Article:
Is a debt collector harassing you for money? Make a debt collector validate your debt with our Debt Validation Letter. Check out the video below to learn more:

Debt collectors can’t harass or abuse you

Under 15 USC 1692, debt collectors cannot take actions that harass or abuse you. The law prohibits all of the following activities:

  • Threatening to use violence or other means to harm you physically, hurt your reputation, or damage your property.
  • Using obscene language to abuse or harm you.
  • Publishing your name in a list of people who don’t pay debts.
  • Advertising your debt for sale to convince you to repay it.
  • Calling you continuously throughout the day.
  • Failing to identify themselves when they contact you.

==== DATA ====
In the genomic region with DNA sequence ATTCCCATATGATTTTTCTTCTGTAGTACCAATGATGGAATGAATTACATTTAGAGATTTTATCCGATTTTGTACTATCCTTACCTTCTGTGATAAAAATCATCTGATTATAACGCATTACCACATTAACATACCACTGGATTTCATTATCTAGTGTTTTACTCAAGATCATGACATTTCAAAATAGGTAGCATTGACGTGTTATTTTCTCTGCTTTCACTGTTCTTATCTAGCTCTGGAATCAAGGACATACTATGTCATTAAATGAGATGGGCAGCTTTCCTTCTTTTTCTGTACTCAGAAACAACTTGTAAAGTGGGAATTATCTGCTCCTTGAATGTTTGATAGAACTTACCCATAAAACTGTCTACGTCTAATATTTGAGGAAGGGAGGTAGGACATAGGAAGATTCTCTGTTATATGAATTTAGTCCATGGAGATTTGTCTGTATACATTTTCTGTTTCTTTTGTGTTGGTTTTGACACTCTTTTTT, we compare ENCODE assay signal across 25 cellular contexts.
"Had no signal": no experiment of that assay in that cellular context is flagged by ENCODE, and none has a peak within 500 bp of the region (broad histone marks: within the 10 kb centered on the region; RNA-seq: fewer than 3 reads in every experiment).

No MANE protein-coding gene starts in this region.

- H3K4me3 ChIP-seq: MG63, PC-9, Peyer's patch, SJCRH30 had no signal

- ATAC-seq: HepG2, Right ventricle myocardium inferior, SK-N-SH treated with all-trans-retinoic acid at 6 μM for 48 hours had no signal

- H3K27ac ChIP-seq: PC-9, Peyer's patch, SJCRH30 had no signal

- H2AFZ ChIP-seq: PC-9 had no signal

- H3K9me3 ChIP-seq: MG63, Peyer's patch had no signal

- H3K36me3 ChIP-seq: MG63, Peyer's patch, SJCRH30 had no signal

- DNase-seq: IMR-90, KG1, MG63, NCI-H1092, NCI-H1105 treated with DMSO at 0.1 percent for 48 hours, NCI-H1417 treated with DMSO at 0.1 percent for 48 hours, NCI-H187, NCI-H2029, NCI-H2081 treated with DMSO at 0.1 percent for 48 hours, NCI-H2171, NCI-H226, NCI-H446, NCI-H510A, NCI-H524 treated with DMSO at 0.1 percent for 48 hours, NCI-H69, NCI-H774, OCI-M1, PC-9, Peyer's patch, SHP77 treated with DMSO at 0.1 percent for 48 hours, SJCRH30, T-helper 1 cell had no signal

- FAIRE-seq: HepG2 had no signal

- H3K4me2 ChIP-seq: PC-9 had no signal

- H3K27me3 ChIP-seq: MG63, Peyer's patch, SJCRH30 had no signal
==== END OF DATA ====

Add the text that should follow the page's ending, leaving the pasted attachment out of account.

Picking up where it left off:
Let’s consider an example to see what an abusive debt collector might act like.

Example: Sally has an old credit card debt of $1,500. Tough Dog Collections buys the debt from her original creditor and takes action to collect the money she owes. Agents from Tough Dog Collections call Sally numerous times daily, often from different numbers. They send her mail with letters cut out from a newspaper, threatening to destroy her reputation at her employer if she doesn’t pay $1,500 in three days. The final straw comes when Tough Dog Collections publishes a notice in her neighborhood newsletter, informing all of her neighbors that she owes money for a credit card debt.

In our example, Tough Dog Collections has seriously violated Sally’s rights under the FDCPA. Sally can file a complaint against Tough Dog Collections and seek damages in compensation for its abuse and harassment.

Watch this video to learn how to settle a debt settlement lawsuit.